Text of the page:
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[TIMELINE] 1912: Chinese Slave Girl Plot

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  • madchinaman
    Chinese Slave Girl Plot Foiled San Francisco Chronicle Sunday, November 27, 1912 http://www.sfmuseum.org/hist10/chingirls.html - Moon and the girls, who gave
    Message 1 of 1 , Jun 19, 2005
      Chinese Slave Girl Plot Foiled
      San Francisco Chronicle
      Sunday, November 27, 1912
      http://www.sfmuseum.org/hist10/chingirls.html


      -

      Moon and the girls, who gave the names Tai Moy, Ah Moy, Tai Yow and
      Ah Yen, were taken to the immigration station at Angel Island. Moon
      will be charged in the United States Court this morning with
      violations of the immigration laws.

      -


      Integrity of Custom Guard Deasy Nips Smuggling Plot
      With the capture late Monday night of Leong Moon, interpreter on the
      Japanese liner Nippon Maru, and four chinese girls, the immigration
      authorities are confronted with one of the most brazen attempts at
      smuggling and bribery they have ever had to deal with.

      From admissions made by the girls the Federal investigators believe
      they were able to expose a ring for the smuggling of Chinese woman
      and coolies into this country as extensive as the opium conspiracies
      with which the customs authorities have been confronted recently.

      When questioned by the officials the girls said they had been
      drugged at Hongkong and lured aboard the ship. They were placed in a
      compartment in the coal bunkers, and during the long voyage across
      the Pacific food was lowered to them. They suffered greatly, having
      only a small quantity of rice to eat and the exposure also told on
      them.

      It is apparent that the girls are still withholding information
      which may involve those in the plot, but the investigators believe
      that they will speak more freely when they find they are not to be
      harmed. Promises of rich husbands and an easy life here are still
      sealing the lips of the girls, in the opinion of those in charge of
      the investigation.

      PLANS WENT WRONG.

      The very assurance with which Leong Moon walked ashore from the
      Nippon [Maru] accompanied by the Chinese girls, who were disguised
      as men, leads the officials to believe that "the way had been
      greased," and that the only reason why the "Celestial slaves" are
      not now occupying dens in Chinatown is because the arrangement of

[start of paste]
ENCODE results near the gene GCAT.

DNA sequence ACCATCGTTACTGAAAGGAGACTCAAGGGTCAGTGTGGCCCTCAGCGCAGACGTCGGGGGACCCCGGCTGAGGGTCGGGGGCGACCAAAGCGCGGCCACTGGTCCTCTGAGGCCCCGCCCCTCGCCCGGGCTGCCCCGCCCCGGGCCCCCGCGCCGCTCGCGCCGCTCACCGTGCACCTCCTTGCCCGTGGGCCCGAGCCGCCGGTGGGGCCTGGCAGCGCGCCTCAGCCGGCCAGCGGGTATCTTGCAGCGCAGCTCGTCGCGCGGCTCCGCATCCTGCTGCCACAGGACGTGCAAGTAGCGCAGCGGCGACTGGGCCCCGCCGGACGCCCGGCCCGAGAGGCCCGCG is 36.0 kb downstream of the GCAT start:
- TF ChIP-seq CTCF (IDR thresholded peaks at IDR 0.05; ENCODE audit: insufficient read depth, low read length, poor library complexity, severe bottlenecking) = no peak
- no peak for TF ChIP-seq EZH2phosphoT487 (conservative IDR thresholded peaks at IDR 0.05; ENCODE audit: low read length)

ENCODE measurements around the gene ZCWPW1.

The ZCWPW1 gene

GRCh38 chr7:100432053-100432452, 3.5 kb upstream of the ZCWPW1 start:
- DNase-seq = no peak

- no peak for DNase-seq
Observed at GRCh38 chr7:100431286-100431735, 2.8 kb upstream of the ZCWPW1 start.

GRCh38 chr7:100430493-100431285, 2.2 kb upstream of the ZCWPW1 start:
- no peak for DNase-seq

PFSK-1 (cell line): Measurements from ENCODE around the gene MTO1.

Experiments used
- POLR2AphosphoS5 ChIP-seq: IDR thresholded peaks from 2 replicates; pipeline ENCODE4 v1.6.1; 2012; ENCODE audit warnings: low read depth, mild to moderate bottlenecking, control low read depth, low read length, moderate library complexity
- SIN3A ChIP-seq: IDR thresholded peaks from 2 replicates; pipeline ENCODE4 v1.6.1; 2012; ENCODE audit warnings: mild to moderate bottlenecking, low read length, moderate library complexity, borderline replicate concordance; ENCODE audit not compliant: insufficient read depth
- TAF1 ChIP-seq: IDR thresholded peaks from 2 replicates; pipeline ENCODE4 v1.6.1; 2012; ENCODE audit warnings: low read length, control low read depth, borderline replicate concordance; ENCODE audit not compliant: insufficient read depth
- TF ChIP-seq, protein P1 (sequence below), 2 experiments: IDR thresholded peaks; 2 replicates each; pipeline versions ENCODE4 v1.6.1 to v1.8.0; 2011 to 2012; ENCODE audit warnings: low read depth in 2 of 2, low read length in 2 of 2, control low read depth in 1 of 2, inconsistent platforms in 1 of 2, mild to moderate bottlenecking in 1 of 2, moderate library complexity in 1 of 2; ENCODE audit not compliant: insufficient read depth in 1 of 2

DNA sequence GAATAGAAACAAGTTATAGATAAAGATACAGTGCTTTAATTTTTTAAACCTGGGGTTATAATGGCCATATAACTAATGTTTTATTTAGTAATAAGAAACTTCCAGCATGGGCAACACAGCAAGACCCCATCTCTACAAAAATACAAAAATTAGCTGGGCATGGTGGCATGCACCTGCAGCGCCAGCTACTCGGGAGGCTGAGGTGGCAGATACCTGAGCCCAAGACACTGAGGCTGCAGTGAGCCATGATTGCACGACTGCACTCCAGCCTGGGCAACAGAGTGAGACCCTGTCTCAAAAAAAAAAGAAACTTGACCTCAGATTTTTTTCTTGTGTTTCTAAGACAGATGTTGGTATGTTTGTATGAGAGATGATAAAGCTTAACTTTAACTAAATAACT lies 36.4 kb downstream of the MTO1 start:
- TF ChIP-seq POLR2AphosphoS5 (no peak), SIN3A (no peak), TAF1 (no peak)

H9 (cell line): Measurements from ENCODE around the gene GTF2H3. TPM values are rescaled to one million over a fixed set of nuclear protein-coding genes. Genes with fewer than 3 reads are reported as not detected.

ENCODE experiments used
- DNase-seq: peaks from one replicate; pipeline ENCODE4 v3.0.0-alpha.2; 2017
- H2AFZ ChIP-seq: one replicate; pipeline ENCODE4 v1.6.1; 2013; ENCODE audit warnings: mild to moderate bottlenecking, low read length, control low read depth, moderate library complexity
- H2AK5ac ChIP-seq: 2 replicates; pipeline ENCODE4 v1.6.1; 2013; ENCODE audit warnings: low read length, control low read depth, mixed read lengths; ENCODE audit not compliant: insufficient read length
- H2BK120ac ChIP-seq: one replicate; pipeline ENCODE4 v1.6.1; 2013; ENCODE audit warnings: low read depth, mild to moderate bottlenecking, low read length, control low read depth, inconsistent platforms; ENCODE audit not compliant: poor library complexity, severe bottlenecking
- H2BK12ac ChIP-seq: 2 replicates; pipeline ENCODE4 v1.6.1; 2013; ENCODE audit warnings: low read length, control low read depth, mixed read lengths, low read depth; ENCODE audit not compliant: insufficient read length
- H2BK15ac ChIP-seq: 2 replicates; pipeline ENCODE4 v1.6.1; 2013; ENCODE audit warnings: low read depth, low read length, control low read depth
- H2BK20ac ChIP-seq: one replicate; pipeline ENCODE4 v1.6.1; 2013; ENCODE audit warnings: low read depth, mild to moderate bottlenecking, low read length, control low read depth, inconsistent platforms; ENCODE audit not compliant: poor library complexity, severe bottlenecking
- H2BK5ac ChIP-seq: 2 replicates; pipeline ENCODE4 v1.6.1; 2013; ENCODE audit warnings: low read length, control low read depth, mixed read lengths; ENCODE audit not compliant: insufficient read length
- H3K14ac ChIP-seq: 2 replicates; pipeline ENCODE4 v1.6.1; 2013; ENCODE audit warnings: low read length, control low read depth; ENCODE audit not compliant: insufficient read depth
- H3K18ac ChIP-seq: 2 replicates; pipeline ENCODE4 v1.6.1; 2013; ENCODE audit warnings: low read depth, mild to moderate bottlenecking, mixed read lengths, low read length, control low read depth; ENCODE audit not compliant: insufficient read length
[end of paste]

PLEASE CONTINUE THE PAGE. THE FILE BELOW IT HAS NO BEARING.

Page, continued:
the smugglers miscarried.

      Cornered in his attempt to take the girls away from pier 34, where
      the Nippon Maru is lying, Leong Moon, who is an American born
      Chinese, attempted, it is alleged, to bribe Customs Guard W. H.
      Deasy with a sum more than equal to that which the official derives
      from the Government annually.

      Deasy was doing duty at the gangway of the Nippon when about 10
      o'clock he was surprised to see five Chinese come down under the arc
      lights. One he recognized as Moon, the interpreter; the other four
      were clad in long overcoats and wore soft hats pulled down over
      their faces.

      "What's this," demanded the customs guard.

      "That's all right, you know," said Moon confidently.

      Evidently Deasy was the wrong man, the authorities think, as Moon
      seemed nonplussed for the moment.

      "Take $250 and let my friends go," the interpreter is alleged to
      have said.

      According to Deasy, Moon raised the sum until he offered $1000 for
      the customs man to keep his eyes and mouth closed.

      Deasy reported his surprising discovery to Deputy Surveyor of the
      Port Charles A. Stephens, who ordered him to place the Chinese in
      custody on the Nippon over night.

      GIRLS BECOME HYSTERICAL.

      Yesterday morning Moon and the girls were taken to the office of
      Deputy Surveyor Stephens. The girls, who are between 18 and 19 years
      of age, became hystical, believing that they were to be executed or
      meet with some dire fate in their strange surroundings. It was also
      evident that they were exhausted from lack of sleep and want of
      food. Confronted by Deasy Moon sullenly refuted all the guard's
      charges, denying that he had ever seen him, that he had offered a
      bribe, or that he knew anything about the girls.

      Moon and the girls, who gave the names Tai Moy, Ah Moy, Tai Yow and
      Ah Yen, were taken to the immigration station at Angel Island. Moon
      will be charged in the United States Court this morning with
      violations of the immigration laws.

      Deasy, whose integrity was responsible for the nipping of the plot,
      was highly commended by Surveyor of the Port Duncan McKinlay.

      W.H. Avery, assistant general manager of the Toyo Kisen Kaisha, is
      also conducting an investigation into smuggling conspiracy to
      ascertain who among the crew of the vessel were responsible for the
      girls being aboard and their maintenance.
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